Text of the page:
Helen Frankenthaler

'Deliberate Risks: Prints by Helen Frankenthaler'

“The only rule is that there are no rules. Anything is possible. It’s all about risks — deliberate risks.”
—Helen Frankenthaler

Deliberate Risks presents works recently acquired for the SCAD Museum of Art Permanent Collection by the pioneering Modernist painter and printmaker Helen Frankenthaler (American, 1928–2011). With a career spanning six decades, Frankenthaler was a leading voice in the development of the second generation of Abstract Expressionism in the U.S. Considered by many to be one of the most important artists of her time, she developed a deeply unique approach to painting — which she coined the “soak-stain technique” — by saturating unprimed canvases with swaths of paint thinned by turpentine, resulting in translucent passages of color. This work was pivotal in the transition from Abstract Expressionism to the Color Field school of painting, which included artists like Kenneth Noland (American, 1924–2010), Sam Gilliam (American, b. 1933), and Morris Louis (American, 1912–62).

Signature image for Helen Frankenthaler exhibition
Helen Frankenthaler, "Geisha," woodcut, edition 4 of 14, 38" x 26", 2003. © 2020 Helen Frankenthaler Foundation/Artists Rights Society (ARS), New York/Pace Editions, New York.

While she is known for her work as a painter and experimentations with ceramics, textiles, and sculpture, Frankenthaler also made major contributions to the field of printmaking. As part of the Helen Frankenthaler Prints Initiative, the Helen Frankenthaler Foundation gifted the SCAD Museum of Art 10 prints and four proofs from the 1960s through the early 2000s that exemplify the artist’s experimental approach to the medium. Frankenthaler created her first print in 1961, after which printmaking became an important aspect of her work. She was known for combining processes, abandoning strict, long-held rules about the medium, and even inventing her own techniques. She worked with several workshops and master printers throughout her life, which allowed her to understand the traditions of printmaking and, ultimately, to break the rules.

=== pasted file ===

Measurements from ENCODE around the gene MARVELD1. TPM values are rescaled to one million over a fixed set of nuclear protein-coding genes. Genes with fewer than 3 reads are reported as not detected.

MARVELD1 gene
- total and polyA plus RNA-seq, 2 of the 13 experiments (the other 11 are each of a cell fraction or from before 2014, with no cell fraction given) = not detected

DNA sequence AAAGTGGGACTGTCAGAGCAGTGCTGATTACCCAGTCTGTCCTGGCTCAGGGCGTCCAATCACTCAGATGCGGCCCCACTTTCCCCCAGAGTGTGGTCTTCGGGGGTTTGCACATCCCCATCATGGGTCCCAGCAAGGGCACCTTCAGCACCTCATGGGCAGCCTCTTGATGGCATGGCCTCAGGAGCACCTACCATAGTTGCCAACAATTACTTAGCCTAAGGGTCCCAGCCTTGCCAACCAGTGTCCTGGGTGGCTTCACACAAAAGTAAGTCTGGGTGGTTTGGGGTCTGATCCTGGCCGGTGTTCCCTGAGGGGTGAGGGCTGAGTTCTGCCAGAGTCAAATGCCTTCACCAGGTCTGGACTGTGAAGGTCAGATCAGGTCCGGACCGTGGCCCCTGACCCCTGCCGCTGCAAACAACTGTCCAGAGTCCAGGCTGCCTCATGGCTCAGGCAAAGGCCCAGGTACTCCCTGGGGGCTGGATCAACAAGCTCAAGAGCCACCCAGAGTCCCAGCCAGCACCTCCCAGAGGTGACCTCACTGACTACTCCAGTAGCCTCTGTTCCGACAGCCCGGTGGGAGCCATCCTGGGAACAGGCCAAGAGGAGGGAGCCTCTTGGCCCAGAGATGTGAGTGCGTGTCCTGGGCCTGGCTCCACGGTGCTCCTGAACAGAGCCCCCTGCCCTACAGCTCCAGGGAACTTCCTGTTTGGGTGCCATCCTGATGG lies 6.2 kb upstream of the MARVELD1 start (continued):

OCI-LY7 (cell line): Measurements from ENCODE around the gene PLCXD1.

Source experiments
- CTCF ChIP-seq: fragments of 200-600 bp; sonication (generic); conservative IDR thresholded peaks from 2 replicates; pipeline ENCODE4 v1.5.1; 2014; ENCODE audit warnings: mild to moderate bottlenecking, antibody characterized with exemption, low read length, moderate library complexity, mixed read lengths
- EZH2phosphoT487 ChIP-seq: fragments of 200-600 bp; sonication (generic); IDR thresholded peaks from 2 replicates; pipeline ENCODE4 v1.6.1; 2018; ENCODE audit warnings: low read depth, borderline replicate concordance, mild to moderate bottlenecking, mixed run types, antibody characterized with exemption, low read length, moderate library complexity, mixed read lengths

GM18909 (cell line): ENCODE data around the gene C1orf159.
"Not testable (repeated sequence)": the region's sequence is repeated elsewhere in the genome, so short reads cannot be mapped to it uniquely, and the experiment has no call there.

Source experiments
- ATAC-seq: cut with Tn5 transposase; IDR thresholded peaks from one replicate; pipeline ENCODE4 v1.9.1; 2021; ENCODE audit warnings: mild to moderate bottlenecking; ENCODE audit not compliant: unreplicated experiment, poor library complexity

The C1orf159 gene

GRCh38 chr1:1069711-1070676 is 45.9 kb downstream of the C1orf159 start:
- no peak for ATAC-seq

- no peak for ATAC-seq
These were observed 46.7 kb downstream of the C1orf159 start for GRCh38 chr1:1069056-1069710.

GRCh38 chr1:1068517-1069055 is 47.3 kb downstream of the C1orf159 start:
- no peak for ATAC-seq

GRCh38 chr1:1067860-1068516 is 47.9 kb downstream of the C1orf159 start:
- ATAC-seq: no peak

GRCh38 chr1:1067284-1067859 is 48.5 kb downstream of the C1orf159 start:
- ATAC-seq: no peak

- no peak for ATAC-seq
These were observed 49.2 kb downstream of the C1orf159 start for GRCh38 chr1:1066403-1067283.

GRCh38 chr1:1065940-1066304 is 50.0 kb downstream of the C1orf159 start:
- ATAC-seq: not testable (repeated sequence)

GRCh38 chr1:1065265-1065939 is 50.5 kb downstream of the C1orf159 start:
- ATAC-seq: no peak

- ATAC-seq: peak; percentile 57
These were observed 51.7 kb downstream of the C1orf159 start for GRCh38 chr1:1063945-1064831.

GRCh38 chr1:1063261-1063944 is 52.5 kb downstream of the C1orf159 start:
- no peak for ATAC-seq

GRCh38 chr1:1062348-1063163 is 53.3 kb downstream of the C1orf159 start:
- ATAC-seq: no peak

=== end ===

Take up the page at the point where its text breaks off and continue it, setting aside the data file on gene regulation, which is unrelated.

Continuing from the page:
About the artist

Helen Frankenthaler was born in 1928 in New York. She studied under Rufino Tamayo at the Dalton School and under Paul Feeley at Bennington College, where she graduated in 1949. In 1950, her work was selected by Adolph Gottlieb for inclusion in Fifteen Unknowns at Kootz Gallery, her first gallery exhibition. Her breakthrough painting Mountains and Sea (1952) established her signature style of pouring washes of thin color on canvas laid horizontally. Her six-decade career included important international exhibitions like her first solo museum exhibition at the Jewish Museum in 1960; her representation of the U.S. at the 33rd Venice Biennale with several contemporaries in 1966; a retrospective exhibition in 1969 at the Whitney Museum of American Art, which traveled to London, Hannover, and Berlin; and a painting retrospective organized by the Modern Art Museum of Fort Worth, which traveled to The Museum of Modern Art, the Los Angeles County Museum of Art, and the Detroit Institute of the Arts from 1989 to 1990. Frankenthaler served on the National Council on the Arts of the National Endowment for the Arts from 1985 to 1992. She received the National Medal of Arts in 2001.

Museum Admission

The exhibition is free for museum members and SCAD students, faculty, and staff with a valid SCAD Card, and open to the public with the cost of museum admission.

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